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Artivist Dystopian Essay: Sam Madhu

Sam Madhu
7 min read

Interview by saahil m. and curation by Viren Shinde.

For this month’s artivist feature, Brown boy spoke with Sam Madhu, a self-identified “Jack of all trades, master of none” artist who borrows visual elements from Hindu mythologies and reimagines them in cyberpunk worlds.

Drawing from the legacy of Afrofuturism, Sam initially categorized her collection of work under the label of #Indofuturism. Scroll through to trace her journey of growth towards becoming India’s leading dystopian artist.

I think the entire world has been constructed in the image of a white man.


Everything we know is because of white-male-patriarchy. It’s just been controlling everything for so long. Futurism—for people of color—and all of the cyberpunk is so white and male-oriented. So Afrofuturism is a big, huge deal for someone like me.

Unfortunately, because of white, male patriarchy, we do have these boundaries in South Asia.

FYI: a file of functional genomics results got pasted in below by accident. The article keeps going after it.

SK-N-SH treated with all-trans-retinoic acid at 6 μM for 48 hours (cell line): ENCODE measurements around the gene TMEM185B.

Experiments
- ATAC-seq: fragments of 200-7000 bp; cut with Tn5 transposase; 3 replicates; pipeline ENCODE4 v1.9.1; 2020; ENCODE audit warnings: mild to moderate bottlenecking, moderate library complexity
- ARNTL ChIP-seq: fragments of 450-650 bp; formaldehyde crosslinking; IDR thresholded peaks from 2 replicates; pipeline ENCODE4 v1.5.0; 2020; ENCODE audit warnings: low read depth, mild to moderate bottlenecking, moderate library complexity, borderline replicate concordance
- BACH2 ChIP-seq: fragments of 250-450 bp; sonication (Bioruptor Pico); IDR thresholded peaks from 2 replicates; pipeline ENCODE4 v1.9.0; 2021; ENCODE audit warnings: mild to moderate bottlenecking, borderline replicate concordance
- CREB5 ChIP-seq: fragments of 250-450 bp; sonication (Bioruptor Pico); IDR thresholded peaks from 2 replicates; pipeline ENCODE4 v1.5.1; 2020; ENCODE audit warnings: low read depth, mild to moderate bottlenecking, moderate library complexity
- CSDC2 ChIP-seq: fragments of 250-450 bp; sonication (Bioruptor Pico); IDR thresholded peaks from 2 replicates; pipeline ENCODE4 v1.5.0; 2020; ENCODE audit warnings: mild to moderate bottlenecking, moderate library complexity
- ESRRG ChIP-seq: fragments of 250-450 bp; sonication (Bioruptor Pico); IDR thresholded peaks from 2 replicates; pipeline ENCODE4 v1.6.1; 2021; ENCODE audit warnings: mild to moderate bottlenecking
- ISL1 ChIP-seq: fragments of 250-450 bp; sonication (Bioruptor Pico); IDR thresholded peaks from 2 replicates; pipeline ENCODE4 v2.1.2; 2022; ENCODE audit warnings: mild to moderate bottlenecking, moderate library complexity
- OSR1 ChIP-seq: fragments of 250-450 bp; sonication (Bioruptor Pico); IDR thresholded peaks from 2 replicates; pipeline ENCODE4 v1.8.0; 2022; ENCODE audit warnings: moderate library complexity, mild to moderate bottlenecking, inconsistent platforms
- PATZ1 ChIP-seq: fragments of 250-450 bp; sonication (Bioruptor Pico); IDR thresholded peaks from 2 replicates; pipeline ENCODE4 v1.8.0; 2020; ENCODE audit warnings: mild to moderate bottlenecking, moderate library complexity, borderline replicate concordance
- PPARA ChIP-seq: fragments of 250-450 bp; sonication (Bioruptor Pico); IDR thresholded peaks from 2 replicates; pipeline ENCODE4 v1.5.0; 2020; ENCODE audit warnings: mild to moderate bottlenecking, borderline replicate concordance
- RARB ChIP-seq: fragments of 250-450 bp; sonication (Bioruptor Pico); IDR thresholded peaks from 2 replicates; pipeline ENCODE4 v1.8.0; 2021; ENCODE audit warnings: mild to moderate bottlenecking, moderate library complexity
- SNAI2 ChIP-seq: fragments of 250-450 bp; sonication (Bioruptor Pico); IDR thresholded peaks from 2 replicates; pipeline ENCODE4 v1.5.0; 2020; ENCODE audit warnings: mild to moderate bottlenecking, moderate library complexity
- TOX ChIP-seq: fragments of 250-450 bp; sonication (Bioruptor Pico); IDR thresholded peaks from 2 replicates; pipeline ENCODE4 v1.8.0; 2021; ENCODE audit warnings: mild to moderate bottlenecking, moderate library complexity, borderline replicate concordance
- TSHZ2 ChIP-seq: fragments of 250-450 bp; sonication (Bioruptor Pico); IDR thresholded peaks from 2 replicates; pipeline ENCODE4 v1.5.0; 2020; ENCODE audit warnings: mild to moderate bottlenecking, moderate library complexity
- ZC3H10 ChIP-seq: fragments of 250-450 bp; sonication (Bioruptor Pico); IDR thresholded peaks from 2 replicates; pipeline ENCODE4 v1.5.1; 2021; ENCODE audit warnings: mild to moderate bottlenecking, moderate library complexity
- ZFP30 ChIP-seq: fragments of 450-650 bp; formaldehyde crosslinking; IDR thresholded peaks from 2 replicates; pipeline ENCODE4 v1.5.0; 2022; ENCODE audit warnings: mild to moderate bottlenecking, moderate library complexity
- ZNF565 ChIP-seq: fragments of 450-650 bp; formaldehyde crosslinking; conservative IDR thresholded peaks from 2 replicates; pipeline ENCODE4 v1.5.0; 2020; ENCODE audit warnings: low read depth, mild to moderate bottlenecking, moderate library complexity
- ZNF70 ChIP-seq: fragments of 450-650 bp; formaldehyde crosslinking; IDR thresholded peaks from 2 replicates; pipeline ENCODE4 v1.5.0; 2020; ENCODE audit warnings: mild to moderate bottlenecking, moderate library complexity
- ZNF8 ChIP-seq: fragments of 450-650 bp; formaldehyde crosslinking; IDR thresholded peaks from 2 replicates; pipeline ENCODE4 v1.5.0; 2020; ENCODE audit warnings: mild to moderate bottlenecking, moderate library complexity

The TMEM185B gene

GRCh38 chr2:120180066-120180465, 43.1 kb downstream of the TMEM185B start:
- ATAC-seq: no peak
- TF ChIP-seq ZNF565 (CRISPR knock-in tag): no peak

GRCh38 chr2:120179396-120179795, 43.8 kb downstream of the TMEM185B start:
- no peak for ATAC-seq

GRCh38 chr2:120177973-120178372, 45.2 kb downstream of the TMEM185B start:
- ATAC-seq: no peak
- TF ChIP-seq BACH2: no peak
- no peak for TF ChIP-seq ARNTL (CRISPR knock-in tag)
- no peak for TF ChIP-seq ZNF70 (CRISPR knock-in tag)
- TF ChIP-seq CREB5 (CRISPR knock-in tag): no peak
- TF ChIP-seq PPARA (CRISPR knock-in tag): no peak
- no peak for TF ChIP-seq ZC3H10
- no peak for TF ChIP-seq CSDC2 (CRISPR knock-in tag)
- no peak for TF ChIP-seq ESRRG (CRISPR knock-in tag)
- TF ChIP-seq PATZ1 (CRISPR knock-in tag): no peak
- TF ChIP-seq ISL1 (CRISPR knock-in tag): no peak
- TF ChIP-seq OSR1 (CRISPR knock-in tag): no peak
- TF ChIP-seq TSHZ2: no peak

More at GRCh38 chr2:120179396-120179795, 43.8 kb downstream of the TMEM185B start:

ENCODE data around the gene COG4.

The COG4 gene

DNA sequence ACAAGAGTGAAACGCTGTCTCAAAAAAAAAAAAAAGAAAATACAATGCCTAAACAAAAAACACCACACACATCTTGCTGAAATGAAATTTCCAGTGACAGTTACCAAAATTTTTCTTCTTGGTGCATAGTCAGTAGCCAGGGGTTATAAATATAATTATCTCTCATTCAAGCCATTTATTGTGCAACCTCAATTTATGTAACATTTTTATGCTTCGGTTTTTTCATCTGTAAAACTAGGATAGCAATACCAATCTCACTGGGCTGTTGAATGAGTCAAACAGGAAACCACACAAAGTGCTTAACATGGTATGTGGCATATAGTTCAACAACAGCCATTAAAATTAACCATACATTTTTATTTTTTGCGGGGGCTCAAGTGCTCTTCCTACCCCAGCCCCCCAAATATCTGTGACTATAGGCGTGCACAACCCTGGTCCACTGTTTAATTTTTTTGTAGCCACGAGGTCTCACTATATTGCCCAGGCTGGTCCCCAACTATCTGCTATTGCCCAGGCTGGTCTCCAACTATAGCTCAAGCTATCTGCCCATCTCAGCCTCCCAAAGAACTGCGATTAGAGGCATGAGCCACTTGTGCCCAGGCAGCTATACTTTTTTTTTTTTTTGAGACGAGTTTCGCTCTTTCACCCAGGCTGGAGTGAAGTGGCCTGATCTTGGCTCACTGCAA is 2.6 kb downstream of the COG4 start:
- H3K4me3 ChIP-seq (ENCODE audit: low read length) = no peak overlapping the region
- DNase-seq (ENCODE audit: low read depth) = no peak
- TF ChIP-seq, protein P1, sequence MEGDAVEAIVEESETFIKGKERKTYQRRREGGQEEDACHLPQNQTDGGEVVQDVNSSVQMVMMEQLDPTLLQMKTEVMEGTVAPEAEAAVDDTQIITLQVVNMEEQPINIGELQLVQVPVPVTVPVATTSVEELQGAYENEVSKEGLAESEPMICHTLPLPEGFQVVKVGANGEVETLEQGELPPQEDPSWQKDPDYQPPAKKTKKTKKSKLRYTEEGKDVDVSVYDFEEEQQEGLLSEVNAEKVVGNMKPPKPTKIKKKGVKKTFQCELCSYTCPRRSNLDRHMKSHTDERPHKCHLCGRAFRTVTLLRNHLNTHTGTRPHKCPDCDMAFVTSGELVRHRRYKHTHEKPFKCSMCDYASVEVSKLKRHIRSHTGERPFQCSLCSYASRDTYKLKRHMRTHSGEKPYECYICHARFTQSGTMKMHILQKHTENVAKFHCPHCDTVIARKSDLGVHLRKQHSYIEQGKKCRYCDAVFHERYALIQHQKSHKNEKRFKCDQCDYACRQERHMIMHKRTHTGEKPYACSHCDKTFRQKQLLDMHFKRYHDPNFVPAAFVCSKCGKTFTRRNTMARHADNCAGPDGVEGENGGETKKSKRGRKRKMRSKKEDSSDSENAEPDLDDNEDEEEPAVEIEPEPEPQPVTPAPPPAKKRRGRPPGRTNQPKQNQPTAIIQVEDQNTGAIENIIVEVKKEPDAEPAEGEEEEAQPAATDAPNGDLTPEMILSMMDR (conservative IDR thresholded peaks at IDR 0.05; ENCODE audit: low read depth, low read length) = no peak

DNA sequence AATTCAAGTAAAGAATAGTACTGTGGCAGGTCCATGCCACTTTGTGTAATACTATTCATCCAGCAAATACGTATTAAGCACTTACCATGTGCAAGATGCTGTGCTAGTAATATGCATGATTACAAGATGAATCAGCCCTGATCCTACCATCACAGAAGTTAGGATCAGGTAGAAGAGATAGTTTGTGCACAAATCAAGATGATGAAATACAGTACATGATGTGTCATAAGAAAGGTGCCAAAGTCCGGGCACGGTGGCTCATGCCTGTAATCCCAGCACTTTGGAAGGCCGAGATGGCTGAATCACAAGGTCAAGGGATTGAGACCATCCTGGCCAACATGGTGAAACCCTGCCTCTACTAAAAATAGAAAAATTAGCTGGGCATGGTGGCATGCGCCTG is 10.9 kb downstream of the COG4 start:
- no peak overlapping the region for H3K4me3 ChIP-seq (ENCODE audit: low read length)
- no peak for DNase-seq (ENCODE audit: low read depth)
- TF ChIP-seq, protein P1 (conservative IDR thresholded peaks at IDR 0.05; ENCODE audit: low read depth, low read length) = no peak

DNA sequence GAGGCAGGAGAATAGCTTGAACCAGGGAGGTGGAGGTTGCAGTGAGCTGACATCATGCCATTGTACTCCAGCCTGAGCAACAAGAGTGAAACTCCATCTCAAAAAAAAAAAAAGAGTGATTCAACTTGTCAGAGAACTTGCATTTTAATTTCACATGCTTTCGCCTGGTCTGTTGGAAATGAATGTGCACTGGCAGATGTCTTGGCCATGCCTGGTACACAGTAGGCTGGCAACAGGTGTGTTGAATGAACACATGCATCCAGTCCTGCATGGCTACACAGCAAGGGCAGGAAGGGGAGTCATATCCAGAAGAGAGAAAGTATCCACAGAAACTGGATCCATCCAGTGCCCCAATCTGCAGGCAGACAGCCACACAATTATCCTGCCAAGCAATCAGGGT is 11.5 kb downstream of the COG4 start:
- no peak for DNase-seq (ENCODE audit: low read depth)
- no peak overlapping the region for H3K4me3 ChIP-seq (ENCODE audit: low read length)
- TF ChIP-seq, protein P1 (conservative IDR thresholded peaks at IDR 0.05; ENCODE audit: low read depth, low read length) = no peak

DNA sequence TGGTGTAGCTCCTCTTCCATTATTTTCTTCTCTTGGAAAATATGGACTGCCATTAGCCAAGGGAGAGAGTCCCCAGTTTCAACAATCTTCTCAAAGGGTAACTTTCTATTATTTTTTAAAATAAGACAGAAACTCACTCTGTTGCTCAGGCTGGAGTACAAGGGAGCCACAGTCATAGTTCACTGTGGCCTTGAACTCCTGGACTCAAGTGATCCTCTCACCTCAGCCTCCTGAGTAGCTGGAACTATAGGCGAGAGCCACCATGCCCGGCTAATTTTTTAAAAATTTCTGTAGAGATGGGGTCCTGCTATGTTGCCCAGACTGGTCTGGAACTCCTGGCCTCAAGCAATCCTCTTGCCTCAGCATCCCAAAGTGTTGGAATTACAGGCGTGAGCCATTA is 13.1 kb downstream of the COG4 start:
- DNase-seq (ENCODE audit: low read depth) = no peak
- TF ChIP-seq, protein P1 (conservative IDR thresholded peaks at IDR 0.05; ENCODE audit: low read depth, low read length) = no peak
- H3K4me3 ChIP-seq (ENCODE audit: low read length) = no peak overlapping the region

And I think the kind of futurism that will exist in Bangladesh and Sri Lanka is very different from Indiain the near future or far future even. It’s actually more utopian because they are managing their affairs better. Bangladesh and Sri Lanka…they’ve done differently. It’s not like exploiting people, which I think is happening here.



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[Read Related: Artivist Music Essay: Mx. Puja Singh]

Here in India, It’s a very difficult thing to be born as a middle or lower-middle class, or poor person. Your life is a constant struggle. It’s waiting in line for a systema queuethat is endless. India is now a major economic power. But if you actually look at the people, there is poverty everywhere. So it’s such a paradox.

I’m not able to make an accurate prediction about Pakistan. I don’t know what’s going to happen. I did go to thisI went to the border—and they had this flag ceremony between India and Pakistan and like, yeah, it was cool. I mean, it’s just cool to see. Each side was screaming. Indians were playing Bollywood music super loud and Pakistan was playing their music super loud. They were competing. So they’re both still similar, you know? But I don’t know much about Pakistan.